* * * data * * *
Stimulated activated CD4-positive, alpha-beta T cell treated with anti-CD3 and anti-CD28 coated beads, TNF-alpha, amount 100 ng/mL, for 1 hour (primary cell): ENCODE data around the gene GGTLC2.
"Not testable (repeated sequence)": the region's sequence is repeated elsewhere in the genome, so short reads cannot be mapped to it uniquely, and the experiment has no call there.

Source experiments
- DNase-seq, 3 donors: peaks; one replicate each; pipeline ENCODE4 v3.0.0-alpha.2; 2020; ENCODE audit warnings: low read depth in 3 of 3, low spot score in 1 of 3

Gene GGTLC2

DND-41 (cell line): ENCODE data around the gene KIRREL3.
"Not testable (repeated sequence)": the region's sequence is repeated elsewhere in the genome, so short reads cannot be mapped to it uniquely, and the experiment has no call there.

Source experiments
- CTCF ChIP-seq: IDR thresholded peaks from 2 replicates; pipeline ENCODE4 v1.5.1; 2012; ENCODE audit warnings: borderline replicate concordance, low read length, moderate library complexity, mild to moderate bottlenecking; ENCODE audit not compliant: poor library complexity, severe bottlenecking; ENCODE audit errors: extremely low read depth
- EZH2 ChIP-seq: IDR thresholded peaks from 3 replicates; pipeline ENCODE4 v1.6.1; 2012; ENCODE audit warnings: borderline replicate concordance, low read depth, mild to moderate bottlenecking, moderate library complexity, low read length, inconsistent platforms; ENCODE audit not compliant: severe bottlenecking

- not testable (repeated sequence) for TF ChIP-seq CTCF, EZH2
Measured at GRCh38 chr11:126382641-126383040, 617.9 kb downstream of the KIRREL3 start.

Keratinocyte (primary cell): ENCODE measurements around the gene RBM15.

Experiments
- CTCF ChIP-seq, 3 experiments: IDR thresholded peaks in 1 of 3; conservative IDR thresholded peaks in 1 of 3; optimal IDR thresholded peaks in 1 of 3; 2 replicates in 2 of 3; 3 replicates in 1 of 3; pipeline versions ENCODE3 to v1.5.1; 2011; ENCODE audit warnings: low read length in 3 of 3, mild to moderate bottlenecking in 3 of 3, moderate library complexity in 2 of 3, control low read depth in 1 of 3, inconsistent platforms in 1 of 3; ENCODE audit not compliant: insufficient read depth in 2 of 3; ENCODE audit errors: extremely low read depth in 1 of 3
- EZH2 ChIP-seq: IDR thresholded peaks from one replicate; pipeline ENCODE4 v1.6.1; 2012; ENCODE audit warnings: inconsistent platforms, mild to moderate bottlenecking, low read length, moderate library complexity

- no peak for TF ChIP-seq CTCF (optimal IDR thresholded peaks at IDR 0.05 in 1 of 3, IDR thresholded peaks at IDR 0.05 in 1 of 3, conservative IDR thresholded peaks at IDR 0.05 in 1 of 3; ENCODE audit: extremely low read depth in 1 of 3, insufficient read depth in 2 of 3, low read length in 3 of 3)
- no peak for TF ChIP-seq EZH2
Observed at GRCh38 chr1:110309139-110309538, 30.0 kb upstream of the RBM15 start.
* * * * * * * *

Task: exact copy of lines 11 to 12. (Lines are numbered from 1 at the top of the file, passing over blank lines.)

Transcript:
- not testable (repeated sequence) for TF ChIP-seq CTCF, EZH2
Measured at GRCh38 chr11:126382641-126383040, 617.9 kb downstream of the KIRREL3 start.